December 6, 2016

December 06, 2016

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December 05, 2016

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Salary Levels and Overtime Exemptions Under the Fair Labor Standards Act

Employers who wonder whether they have properly classified their salaried employees as exempt from overtime under the Federal Fair Labor Standards Act (FLSA) would be well advised to consider one simple principle: the higher the employee’s salary, the more likely the employee will be found to be exempt.

The Department of Labor’s (DOL) comments to its FLSA regulations provide: ”employees at higher salaries are more likely to satisfy the requirements for exemption as an executive, administrative or professional employee.” DOL investigators have also admitted to me in wage and hour audits that they will closely scrutinize the duties performed by any salaried employee who makes less than $45,000 annually (even though the FLSA’s annual minimum salary is only $23,660).

This makes sense as a practical matter. The DOL assumes that if an employee is being paid a significant salary, the employee is likely performing exempt work, as the company would not pay a high salary for mindless or menial work. Furthermore, the DOL has less concern that an employee who works a lot of hours is being “taken advantage of” if he is compensated well.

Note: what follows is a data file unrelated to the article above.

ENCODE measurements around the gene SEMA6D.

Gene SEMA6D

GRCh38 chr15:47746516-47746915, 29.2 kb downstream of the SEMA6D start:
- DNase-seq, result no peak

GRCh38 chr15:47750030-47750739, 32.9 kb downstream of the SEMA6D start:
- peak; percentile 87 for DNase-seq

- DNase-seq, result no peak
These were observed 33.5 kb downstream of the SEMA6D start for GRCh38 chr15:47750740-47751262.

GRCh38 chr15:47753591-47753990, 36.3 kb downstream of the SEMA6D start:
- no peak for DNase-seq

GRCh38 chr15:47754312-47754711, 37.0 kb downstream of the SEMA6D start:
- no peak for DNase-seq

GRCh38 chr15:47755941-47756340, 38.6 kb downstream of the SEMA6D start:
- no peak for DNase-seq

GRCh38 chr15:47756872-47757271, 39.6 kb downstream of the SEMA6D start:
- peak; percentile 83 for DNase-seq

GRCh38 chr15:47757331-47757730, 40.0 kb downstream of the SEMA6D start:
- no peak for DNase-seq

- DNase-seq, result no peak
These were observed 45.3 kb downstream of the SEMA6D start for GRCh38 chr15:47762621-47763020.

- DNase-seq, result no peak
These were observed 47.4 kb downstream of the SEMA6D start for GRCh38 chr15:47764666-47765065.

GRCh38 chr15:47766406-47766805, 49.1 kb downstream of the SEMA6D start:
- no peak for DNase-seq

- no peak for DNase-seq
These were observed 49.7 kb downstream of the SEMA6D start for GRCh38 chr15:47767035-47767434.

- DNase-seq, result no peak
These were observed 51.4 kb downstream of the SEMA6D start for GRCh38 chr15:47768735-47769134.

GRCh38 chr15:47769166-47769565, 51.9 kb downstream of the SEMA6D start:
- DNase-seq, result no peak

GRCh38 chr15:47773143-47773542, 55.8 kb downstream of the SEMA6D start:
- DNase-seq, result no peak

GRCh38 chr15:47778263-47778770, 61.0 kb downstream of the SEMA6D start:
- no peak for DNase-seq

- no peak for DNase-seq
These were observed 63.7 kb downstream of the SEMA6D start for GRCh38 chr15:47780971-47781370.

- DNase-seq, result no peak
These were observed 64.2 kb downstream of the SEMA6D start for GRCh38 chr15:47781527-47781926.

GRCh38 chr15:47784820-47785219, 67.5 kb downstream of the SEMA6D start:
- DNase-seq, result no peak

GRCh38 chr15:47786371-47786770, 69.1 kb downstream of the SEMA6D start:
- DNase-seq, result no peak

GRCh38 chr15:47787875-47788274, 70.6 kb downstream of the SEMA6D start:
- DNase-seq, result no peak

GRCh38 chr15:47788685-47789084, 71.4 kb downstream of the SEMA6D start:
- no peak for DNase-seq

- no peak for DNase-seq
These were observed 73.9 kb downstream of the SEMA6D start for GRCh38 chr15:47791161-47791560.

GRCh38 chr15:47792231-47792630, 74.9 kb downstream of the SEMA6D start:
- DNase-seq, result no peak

Of course, one has to meet the “duties test” of any exemption. But any company concerned about whether its salaried exempt employees are improperly classified should first look at the amounts of salaries paid. The higher the salary, the less scrutiny there will be on whether the employee satisfies a particular exemption’s “duties test.”



About this Author

Mitchell Quick, Michael Best Friedrich, management labor attorney, wrongful discharge legal counsel, small manufacturing facility representation, employment compliance lawyer

Mitch Quick is a partner whose practice includes all aspects of management labor and employment law, with an emphasis on employment discrimination litigation, wrongful discharge, and wage and hour law issues. He has represented large and small manufacturing facilities, dairy cooperatives, hospitals, financial institutions, nursing homes, restaurants, and technology companies. He is co-author of Michael Best’s “Guide to the Fair Labor Standards Act” and Chair of the firm’s Wage Claim Defense Practice.

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